|Heine IC1 offers 12x-40x; Heine NC1 offers 6-9x)||Even higher magnifications are available (500-1000x); however, they are not relevant to dermatology|
|Additional magnification (upto 50x) possible only through the attached smartphone||These dermatoscopes can visualize the same lesion at two different magnifications (lower magnification at 30-50x and higher magnification at 180-200x)|
|Power source||USB rechargeable batteries for most devices||No charging required. It comes live when connected to the viewing device|
|Viewing mode offered||Image can be viewed by the operator only; cannot simultaneously show to the patient Additional screen mirroring applications may be required for the same||Image is viewed on a computer screen, hence, can be simultaneously viewed by patients/ others|
|Battery life||0.5-8 h depending on the device used||Not applicable|
|Optical resolution||Very good||Low cost devices have slightly inferior optical resolution; whereas high- end models have a resolution comparable to handheld devices|
|Polarized and nonpolarized modes||Available in most devices. Toggling possible with a switch||Available in most devices. Toggling possible with the turn of a ring|
|Contact/noncontact||Most handheld devices are contact devices i.e., the lens comes in direct contact with the lesion being inspected|
|Newer devices are coming up with removable contact face-plates. This helps avoid contact with potentially infected lesions as well as blanching of the vascular structures||These are noncontact devices. Only the rim of the spacer comes in contact with the skin surface. The lens is held back at a distance. It is possible to change the spacer; to sterilize it separately; and also, to cover it to prevent cross-infection|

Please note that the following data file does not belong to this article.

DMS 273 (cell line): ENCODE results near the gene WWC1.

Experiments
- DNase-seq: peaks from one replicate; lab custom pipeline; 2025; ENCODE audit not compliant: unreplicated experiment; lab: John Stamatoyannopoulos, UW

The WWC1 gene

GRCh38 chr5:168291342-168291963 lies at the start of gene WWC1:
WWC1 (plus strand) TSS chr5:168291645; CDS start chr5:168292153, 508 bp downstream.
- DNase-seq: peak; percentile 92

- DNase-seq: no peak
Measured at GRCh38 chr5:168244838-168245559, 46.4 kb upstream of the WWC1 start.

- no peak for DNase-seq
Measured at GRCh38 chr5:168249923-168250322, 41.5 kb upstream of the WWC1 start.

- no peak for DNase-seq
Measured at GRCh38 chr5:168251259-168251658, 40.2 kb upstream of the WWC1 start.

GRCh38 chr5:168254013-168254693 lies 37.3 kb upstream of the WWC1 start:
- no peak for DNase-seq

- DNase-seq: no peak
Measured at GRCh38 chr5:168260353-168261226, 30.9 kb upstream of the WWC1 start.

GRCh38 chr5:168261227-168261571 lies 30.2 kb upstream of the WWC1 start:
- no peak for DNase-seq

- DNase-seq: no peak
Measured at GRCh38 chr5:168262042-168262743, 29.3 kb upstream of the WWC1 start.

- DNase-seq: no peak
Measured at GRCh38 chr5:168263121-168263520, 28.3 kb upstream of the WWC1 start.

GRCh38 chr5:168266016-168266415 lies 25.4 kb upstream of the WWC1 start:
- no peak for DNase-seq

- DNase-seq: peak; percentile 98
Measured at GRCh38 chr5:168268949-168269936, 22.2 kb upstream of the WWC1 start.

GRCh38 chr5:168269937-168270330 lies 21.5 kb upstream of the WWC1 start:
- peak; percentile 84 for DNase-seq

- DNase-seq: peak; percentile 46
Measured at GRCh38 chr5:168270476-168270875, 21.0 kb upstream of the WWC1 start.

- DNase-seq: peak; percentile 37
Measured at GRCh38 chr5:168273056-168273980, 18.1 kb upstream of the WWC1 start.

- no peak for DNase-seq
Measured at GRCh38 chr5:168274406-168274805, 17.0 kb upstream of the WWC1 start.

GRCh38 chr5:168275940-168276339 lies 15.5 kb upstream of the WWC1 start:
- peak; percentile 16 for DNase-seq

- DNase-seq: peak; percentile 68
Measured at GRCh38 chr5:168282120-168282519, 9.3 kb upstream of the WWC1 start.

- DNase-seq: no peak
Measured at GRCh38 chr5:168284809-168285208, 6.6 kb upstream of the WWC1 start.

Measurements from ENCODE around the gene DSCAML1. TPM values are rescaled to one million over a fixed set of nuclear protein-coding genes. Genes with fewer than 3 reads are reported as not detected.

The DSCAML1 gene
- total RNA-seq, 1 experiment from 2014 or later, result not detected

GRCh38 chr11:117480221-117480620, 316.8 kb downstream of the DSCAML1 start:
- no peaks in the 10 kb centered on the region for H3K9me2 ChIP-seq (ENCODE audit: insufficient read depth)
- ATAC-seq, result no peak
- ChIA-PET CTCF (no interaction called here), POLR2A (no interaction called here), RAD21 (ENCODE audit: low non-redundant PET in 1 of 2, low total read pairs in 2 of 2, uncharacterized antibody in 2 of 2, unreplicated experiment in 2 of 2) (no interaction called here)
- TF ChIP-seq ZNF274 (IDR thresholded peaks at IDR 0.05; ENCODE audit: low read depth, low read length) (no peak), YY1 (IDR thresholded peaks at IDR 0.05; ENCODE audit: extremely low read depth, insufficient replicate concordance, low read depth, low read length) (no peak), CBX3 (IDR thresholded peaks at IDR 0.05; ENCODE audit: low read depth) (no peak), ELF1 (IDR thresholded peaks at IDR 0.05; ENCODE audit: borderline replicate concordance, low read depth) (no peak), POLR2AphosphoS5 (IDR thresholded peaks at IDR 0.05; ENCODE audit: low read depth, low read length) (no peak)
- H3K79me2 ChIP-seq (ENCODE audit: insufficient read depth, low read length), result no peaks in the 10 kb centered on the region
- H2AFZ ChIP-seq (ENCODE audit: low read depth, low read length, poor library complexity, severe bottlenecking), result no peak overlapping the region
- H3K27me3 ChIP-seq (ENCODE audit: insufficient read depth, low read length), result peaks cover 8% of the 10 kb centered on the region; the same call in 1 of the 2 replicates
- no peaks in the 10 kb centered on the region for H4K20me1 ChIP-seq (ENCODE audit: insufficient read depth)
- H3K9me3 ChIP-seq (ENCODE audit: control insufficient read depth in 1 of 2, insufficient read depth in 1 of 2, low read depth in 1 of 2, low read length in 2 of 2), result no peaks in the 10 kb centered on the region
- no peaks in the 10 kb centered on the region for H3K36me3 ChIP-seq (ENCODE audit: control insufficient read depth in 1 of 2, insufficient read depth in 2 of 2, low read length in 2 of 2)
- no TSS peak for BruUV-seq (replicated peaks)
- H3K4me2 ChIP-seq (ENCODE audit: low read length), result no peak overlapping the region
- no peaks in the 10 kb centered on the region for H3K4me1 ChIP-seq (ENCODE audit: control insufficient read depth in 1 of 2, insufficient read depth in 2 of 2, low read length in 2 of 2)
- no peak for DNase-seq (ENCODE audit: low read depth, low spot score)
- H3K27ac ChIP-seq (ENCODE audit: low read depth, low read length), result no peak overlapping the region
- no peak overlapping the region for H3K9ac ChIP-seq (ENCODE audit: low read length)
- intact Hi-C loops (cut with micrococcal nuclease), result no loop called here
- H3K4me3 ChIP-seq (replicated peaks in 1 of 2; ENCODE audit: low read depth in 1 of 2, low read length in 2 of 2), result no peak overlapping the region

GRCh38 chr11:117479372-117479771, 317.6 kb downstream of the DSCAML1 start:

|For viewing||None||Requires a computer/laptop screen to view|
|For capturing images||Smartphone/camera with/without a connector (Magneticonnect)||Images can be captured on the viewing device|
|Compatible devices||Smartphones including android phones and iphones; ipads; digital cameras etc||Laptops or computers with a USB port|
|Versatility of the device|
|Nail fold capillaroscopy||+; Blanching of the capillaries is an issue||+++|
USB: Universal serial bus
|DermLite Cam||3Gen||Built-in digital camera|
|DermLite DL1||3Gen||Mobile device|
|DermLite DL200, DermLite DL3/DL4||3Gen||Mobile device or Digital Camera|
|DermLite FOTO System, DermLiteFoto II Pro||3Gen||DSLR|
|VEOS HD1/HD2||Canfield||Mobile Device|
|NC2 Dermatoscope||Heine||Mobile Device|
|Illuco IDS-1100||Dermoscan||Mobile Device or digital camera|
|Medicam 1000||FotoFinder||Built-in video dermoscopy|
|DermoGenious Ultra||Dermoscan||Built-in video dermoscopy|
|MoleMax||Derma Medical Systems||Built-in video dermoscopy|